Source: NORTH CAROLINA STATE UNIV submitted to
Sponsoring Institution
National Institute of Food and Agriculture
Project Status
Funding Source
Reporting Frequency
Accession No.
Grant No.
Project No.
Proposal No.
Multistate No.
Program Code
Project Start Date
Oct 29, 2015
Project End Date
Sep 30, 2020
Grant Year
Project Director
Jaykus, LE, .
Recipient Organization
Performing Department
Food, Bioprocessing, and Nutrition Sciences
Non Technical Summary
Human noroviruses are the most important cause of acute gastroenteritis, with about 21 million illnesses occurring every year in the United States. These viruses are most often spread between people, and also via the food supply. Hands and surfaces contaminated with virus are important contributors to disease spread. There are many reasons it is so difficult to control norovirus transmission, i.e., (i) the viruses are released in the millions in vomit and feces, but it takes only a few to cause disease; (ii) they persist in the environment for weeks; and (iii) noroviruses are very resistant to most routinely used sanitizers and disinfectants. Because scientists cannot grow these viruses in the laboratory, it is very difficult to study, detect, or evaluate methods to kill norovirus.The purpose of this project is to develop better detection methods, and to use those to evaluate how well commonly used hand sanitizers and surface disinfectants work against noroviruses. This work will be done in three phases, i.e., (i) use the tools of molecular biology to develop better detection methods; (ii) validate that those methods work; and (iii) apply the methods to determine which sanitizers and disinfectants are best at killing noroviruses. Identifying the most effective products helps the food and healthcare industries to use the best methods to control norovirus in their settings; it also provides consumers with some guidance for protecting themselves and their families. Such work will reduce the numbers of cases of norovirus illness and improve the health of the American public.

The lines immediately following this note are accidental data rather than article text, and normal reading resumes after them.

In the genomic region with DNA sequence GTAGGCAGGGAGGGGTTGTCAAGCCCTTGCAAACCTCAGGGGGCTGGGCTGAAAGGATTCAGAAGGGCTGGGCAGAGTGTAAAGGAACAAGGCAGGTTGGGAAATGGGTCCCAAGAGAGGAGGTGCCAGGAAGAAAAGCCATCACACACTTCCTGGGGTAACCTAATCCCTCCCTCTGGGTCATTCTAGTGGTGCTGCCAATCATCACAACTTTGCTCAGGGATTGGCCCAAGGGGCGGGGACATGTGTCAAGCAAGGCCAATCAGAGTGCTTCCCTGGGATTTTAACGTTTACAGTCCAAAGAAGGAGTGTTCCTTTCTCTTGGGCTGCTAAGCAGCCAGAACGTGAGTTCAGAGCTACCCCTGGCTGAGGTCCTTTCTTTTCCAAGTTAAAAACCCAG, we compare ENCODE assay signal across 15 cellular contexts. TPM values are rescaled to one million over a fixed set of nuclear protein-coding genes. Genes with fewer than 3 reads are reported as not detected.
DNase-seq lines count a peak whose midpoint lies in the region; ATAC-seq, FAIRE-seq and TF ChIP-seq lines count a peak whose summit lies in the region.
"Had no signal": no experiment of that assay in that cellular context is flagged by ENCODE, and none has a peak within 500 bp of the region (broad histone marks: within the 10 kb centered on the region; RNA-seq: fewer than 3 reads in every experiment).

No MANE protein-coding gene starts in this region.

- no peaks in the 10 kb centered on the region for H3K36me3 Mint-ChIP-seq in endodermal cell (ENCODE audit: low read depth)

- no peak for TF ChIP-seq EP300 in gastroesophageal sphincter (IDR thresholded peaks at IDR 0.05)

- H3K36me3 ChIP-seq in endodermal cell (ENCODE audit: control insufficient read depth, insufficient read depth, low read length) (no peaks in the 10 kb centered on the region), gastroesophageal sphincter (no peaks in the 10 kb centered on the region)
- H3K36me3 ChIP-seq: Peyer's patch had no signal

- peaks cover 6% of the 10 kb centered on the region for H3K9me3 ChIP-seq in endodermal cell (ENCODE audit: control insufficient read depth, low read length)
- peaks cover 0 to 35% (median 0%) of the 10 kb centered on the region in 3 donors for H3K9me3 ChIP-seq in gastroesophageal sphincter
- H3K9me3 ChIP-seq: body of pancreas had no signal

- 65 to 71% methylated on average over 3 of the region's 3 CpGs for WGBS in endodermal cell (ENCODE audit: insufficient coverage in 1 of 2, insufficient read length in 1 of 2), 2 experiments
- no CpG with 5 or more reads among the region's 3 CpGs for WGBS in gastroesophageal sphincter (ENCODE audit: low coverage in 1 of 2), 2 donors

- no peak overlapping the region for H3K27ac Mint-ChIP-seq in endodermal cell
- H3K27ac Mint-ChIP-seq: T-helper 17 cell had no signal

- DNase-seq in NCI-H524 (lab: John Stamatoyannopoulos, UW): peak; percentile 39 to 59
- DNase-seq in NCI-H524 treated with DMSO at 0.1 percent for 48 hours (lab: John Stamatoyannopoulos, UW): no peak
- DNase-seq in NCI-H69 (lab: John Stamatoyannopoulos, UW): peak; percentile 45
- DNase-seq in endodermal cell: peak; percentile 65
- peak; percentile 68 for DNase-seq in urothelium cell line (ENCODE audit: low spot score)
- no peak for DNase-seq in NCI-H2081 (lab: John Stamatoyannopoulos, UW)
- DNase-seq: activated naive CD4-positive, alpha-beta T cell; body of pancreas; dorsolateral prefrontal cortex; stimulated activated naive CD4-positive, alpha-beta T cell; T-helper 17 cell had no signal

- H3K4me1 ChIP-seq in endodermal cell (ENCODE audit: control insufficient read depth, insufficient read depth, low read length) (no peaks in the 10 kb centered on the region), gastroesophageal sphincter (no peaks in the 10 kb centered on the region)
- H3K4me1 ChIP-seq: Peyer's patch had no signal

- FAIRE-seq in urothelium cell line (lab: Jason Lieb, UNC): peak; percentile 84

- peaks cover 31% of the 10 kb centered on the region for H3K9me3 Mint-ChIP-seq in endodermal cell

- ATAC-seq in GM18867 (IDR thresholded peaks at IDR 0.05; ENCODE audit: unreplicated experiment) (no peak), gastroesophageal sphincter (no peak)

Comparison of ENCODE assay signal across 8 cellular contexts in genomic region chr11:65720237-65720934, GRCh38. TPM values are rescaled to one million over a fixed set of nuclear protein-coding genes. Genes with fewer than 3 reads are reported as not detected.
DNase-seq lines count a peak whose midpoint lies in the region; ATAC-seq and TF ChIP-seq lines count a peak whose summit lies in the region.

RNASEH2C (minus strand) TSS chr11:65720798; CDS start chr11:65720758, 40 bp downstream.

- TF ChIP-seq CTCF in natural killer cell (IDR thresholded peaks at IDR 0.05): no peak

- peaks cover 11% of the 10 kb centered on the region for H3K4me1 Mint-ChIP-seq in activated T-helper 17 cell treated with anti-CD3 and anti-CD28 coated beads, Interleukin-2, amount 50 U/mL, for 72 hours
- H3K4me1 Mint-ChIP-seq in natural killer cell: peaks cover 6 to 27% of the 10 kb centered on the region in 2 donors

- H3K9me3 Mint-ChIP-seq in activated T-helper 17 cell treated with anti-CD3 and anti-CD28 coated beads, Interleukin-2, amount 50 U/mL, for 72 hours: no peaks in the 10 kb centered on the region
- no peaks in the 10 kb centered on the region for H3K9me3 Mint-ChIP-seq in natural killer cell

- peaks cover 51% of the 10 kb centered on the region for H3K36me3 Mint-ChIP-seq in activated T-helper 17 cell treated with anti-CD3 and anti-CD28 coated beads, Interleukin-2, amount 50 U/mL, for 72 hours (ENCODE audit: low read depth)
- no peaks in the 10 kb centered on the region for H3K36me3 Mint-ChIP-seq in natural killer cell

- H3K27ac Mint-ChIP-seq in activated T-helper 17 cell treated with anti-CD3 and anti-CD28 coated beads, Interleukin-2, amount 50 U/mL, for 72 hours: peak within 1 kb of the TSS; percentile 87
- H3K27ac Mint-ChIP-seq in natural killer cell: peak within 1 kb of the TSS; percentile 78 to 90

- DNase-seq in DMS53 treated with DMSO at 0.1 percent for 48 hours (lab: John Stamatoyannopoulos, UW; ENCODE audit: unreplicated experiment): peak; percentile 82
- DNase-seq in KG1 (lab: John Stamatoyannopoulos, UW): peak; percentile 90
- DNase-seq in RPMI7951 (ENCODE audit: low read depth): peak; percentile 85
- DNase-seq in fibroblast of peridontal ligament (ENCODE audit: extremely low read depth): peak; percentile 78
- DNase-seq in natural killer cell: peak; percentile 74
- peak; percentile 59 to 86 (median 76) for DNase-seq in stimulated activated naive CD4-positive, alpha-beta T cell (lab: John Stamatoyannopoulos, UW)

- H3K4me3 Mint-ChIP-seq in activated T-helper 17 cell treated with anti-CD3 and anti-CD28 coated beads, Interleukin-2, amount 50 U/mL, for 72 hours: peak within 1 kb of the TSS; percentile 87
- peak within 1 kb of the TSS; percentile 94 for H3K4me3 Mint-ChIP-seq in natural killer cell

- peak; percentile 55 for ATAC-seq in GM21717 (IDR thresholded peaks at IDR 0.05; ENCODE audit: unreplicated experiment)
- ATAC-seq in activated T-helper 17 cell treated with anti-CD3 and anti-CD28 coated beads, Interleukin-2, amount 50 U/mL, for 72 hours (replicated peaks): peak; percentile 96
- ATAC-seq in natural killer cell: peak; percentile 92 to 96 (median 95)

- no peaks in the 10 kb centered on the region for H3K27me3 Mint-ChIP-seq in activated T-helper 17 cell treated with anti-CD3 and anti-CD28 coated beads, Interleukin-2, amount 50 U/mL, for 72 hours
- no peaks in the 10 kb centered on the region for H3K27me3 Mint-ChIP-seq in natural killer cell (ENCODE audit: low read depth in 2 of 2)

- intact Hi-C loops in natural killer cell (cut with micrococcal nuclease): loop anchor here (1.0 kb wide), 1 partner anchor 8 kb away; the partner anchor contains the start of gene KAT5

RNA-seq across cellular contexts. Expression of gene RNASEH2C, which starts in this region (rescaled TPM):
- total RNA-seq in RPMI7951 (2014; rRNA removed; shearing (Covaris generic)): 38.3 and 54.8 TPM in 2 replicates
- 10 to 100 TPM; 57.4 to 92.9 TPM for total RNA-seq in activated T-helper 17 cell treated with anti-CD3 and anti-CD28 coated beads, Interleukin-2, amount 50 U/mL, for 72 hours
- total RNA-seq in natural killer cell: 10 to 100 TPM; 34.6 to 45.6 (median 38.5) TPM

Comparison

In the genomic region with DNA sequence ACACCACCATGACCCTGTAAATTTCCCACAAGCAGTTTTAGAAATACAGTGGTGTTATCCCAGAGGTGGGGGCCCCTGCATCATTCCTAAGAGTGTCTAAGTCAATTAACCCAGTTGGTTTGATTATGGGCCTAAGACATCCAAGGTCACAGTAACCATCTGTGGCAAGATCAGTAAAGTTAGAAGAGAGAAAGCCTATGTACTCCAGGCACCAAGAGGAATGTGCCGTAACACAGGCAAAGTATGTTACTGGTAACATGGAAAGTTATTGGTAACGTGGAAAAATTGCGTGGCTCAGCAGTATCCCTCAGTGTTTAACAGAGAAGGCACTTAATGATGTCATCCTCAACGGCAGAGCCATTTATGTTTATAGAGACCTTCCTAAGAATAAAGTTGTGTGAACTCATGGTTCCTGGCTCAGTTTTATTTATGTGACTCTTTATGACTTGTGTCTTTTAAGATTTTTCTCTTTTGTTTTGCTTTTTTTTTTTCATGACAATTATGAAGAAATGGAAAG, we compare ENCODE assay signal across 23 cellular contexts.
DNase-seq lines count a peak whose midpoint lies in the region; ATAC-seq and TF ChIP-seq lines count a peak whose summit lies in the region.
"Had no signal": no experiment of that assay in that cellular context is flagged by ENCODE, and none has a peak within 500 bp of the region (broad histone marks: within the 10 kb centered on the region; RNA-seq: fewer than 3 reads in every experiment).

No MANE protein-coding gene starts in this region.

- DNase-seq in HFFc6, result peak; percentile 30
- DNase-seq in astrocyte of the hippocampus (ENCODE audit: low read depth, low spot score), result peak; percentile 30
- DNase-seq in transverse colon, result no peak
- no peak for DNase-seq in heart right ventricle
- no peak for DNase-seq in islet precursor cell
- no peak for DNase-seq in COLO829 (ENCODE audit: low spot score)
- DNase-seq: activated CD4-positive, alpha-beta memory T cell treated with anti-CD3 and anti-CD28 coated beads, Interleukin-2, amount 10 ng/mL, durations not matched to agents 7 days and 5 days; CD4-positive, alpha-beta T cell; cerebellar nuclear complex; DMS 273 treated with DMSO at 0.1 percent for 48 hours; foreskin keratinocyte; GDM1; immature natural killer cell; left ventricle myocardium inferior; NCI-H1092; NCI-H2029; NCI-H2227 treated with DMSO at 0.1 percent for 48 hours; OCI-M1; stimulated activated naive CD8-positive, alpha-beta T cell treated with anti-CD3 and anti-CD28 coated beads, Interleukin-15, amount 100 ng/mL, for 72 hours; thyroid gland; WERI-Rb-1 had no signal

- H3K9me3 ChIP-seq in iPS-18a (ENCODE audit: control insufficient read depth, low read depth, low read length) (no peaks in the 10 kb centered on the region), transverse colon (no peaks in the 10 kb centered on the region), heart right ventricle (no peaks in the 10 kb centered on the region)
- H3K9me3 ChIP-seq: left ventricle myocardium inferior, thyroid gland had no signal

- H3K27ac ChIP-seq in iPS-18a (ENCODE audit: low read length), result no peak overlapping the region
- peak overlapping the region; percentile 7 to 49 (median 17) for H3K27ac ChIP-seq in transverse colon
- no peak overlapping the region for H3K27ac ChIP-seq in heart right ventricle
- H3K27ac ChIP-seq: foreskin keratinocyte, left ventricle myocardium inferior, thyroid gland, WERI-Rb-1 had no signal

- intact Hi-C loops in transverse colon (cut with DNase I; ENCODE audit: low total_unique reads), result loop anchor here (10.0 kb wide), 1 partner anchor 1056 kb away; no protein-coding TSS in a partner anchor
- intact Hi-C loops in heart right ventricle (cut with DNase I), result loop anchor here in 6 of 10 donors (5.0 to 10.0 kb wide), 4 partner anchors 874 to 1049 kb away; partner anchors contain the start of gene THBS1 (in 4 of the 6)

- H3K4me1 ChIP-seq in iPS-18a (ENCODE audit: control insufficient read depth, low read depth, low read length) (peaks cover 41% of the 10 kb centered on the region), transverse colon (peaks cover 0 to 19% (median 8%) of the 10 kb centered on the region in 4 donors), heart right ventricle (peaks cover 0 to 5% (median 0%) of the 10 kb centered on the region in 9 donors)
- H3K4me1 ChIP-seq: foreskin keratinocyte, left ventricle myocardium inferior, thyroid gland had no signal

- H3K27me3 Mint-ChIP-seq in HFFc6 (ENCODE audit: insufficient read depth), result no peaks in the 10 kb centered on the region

Animal Health Component
Research Effort Categories

Knowledge Area (KA)Subject of Investigation (SOI)Field of Science (FOS)Percent
Goals / Objectives